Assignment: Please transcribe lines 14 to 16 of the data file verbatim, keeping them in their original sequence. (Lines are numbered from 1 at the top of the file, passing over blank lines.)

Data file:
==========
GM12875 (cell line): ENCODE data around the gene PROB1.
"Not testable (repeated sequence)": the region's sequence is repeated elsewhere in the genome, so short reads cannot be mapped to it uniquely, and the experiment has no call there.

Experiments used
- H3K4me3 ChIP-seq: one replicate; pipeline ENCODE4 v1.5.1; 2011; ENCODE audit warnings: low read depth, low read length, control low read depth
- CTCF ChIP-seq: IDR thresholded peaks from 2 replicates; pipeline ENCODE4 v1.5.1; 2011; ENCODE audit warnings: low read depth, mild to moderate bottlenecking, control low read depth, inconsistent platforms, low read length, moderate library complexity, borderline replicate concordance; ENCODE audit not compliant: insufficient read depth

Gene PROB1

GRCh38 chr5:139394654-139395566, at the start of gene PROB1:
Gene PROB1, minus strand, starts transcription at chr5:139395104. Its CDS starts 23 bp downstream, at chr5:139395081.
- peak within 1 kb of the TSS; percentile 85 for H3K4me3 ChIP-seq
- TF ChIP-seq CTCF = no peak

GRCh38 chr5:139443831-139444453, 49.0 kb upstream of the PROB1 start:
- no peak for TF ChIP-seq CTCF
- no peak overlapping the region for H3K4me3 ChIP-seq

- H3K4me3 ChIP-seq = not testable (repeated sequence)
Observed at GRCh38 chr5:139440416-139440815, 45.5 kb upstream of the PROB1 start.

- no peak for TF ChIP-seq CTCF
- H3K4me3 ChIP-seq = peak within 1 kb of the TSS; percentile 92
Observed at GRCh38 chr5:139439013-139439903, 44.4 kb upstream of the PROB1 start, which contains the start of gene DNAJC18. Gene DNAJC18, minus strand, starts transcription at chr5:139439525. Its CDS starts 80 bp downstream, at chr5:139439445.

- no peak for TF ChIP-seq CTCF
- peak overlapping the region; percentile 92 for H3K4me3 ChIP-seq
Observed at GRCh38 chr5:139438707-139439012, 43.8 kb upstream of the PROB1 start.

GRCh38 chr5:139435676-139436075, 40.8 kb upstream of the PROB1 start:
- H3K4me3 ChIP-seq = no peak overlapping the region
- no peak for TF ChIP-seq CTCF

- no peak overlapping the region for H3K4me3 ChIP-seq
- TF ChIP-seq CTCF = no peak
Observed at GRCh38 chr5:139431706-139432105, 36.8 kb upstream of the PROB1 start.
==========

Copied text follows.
- H3K4me3 ChIP-seq = not testable (repeated sequence)
Observed at GRCh38 chr5:139440416-139440815, 45.5 kb upstream of the PROB1 start.

- no peak for TF ChIP-seq CTCF